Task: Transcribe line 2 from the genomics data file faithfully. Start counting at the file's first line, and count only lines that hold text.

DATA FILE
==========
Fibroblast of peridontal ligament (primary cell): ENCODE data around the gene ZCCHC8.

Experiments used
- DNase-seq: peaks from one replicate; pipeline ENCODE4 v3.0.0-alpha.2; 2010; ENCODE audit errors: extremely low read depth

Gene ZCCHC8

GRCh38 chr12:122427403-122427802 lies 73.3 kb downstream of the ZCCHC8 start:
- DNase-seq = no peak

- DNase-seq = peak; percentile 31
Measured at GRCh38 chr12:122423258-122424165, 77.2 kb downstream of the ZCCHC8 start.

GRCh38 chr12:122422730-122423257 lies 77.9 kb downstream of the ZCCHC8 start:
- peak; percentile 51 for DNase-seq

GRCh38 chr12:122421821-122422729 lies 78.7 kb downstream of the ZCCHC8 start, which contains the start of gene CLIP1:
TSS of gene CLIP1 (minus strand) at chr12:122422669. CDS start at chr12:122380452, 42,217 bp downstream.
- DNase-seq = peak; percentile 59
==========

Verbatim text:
Experiments used